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2015:NGT orders on diesel cars, Ganga attract global attention

2015:NGT orders on diesel cars, Ganga attract global attention

A halt on diesel vehicles in Delhi and cracking its whip with a slew of directions for restoring the pristine glory of the Ganga reflected the activist mode of National Green Tribunal which in 2015 got global attention in its endeavour for pollution-free environment.

The tribunal, which has been a busy hub of environmental issues, ranging from challenges to clearance granted to projects of big industries to protection of eco-sensitive areas like Rohtang Pass and Kaziranga National Park, achieved a feat of pronouncing 56 judgments in a single day on December 10 by settling 209 cases.Barely five years into existence, the NGT’s pro-active role was noticed by international media which praised its speedy redressal of pollution issues as an elated Chairman Swatanter Kumar stated that the green panel disposed of 82 per cent pending cases in 2014.

The extraordinary situations arising due to extreme environmental degradation demanded extraordinary measures and some of the tribunal’s decisions like the ban on registration of new diesel-run vehicles in the national capital created controversy, confusion and hogged the limelight.

However, the NGT had the last laugh as the Supreme Court later put the stamp of approval on the steps taken by it to bring the pollution level down in the capital which has achieved a dubious distinction of world’s most polluted city.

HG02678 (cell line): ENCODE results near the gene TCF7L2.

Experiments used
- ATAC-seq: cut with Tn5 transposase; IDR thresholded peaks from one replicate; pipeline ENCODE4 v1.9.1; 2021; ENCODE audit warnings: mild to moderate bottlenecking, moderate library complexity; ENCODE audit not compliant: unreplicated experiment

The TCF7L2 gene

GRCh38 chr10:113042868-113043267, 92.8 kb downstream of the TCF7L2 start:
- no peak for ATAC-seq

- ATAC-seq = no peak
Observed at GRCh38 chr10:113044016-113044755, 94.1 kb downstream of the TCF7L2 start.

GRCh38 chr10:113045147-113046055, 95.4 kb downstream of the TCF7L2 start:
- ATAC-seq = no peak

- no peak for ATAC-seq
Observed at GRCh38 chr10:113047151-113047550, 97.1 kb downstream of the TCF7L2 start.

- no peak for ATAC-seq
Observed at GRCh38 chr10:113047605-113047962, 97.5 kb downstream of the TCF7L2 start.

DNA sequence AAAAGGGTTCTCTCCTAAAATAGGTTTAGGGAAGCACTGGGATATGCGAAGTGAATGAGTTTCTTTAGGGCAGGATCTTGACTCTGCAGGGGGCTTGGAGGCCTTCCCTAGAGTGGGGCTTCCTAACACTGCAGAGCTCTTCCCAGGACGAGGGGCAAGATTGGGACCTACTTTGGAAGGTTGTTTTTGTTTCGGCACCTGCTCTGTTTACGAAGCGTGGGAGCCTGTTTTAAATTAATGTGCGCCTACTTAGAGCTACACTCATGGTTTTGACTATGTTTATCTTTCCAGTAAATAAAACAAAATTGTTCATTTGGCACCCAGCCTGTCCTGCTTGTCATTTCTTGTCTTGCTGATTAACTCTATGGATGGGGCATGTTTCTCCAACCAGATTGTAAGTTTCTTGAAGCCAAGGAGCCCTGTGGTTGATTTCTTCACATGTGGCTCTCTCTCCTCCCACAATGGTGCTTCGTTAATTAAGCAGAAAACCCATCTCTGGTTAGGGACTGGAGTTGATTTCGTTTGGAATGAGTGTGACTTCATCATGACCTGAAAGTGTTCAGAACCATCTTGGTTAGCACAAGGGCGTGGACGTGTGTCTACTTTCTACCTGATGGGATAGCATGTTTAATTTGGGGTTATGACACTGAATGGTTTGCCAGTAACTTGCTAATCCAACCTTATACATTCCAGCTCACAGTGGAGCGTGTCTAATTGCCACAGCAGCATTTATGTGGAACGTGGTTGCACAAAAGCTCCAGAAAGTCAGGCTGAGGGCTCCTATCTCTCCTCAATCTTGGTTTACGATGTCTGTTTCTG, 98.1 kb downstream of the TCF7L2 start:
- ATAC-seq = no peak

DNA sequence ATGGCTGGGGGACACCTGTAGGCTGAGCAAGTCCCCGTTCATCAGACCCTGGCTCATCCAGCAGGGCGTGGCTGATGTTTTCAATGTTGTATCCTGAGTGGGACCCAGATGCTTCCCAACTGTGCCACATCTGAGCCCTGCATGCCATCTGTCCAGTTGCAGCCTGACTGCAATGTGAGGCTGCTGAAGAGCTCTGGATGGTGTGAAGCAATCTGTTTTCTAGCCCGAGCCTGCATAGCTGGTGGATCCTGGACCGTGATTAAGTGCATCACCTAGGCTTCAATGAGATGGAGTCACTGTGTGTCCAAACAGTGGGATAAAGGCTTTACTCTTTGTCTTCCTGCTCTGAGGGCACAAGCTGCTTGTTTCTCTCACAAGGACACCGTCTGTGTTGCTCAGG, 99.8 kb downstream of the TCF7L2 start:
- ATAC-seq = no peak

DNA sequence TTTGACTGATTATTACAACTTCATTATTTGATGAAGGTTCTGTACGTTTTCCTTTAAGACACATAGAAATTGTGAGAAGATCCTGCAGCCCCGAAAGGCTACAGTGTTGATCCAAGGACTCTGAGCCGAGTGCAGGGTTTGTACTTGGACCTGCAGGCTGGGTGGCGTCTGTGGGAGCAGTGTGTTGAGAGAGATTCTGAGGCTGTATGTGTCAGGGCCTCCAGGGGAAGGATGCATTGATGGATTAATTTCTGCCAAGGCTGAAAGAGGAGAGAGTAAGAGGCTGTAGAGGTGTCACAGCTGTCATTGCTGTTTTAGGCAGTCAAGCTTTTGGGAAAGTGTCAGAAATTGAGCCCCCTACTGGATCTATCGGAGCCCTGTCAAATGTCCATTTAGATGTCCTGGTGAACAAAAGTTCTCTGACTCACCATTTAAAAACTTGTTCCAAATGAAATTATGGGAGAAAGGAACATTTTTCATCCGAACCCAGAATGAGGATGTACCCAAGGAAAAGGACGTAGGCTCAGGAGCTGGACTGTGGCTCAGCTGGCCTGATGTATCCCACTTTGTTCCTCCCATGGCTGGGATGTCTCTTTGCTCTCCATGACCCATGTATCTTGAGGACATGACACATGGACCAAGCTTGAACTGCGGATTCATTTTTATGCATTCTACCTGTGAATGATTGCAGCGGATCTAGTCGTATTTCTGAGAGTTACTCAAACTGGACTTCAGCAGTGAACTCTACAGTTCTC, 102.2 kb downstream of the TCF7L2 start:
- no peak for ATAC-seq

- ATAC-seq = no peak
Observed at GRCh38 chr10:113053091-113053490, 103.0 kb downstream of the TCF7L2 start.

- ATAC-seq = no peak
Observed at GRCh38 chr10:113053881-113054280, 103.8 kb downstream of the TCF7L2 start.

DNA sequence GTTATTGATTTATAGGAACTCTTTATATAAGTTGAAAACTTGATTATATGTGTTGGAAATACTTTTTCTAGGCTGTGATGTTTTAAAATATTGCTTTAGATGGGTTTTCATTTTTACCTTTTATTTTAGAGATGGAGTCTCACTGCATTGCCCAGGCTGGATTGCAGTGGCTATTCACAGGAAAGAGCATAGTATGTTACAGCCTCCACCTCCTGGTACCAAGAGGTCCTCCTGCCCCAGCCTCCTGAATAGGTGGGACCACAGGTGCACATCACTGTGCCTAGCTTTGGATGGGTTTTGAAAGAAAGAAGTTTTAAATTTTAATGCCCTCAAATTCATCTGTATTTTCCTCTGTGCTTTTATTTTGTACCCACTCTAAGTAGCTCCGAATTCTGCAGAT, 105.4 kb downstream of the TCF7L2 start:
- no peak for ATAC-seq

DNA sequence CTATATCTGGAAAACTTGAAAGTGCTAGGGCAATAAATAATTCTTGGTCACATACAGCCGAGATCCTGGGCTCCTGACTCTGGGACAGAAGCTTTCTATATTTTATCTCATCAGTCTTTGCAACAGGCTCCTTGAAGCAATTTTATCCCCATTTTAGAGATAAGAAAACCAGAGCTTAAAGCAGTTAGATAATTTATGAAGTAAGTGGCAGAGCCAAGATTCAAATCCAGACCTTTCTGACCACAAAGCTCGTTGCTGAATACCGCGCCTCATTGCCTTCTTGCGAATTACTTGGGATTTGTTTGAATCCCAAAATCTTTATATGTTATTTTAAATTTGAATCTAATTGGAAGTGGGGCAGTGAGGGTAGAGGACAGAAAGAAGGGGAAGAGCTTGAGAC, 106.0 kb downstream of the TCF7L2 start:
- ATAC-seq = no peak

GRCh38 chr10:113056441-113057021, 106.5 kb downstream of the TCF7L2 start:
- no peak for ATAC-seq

The tribunal also lived up to the expectation and trust bestowed on it by the apex court while delegating the panel with the issue of Ganga and it acted tough against the polluting industries by ordering their closure.

The green panel, which unveiled its plan to clean Ganga from Gomukh to Bay of Bengal, imposed complete ban on plastic from Gomukh to Haridwar and announced that if any hotel, dharamshala or ashram release waste into the river, it will have to pay environmental compensation of Rs 5,000 per day.

Rafting and camping activities in Uttarakhand also came under the scanner of NGT which banned camping activity in the entire belt of Kaudiyala to Rishikesh on the banks of Ganga till the regulatory regime comes into force but allowed the adventure sport rafting.

Prime Minister Narendra Modi’s clean Ganga project also got a boost when NGT directed tanneries situated in Kanpur along the river to strictly comply with mandatory pollution norms and warned them of closure.
Keeping in tune with pledge of sustainable development,

the green panel indicated that its orders would not come in way of the economic growth and in one such decision it stayed the order of the Uttar Pradesh Pollution Control Board to close Coca Cola’s bottling plant in Prime Minister’s Lok Sabha constituency Varanasi.

While, cracking the whip on those polluting Yamuna, the green bench passed a slew of directions including a fine of Rs 5,000 on individuals spotted throwing waste or religious items in the river and held that every household in the city will now have have to pay a minimum environment compensation of Rs 100 for generating sewage.

In another significant order, it banned immersion of idols except those made from bio-degradable material and held that no commercial/construction activity except floriculture and silviculture would be allowed by any of the authorities on the flood plain of Yamuna river.

In southern India, the tribunal directed the Andhra Pradesh government not to carry out any operation of clearing of land near the floodplains on the banks of river Krishna for construction of a new state capital without obtaining the environmental clearance.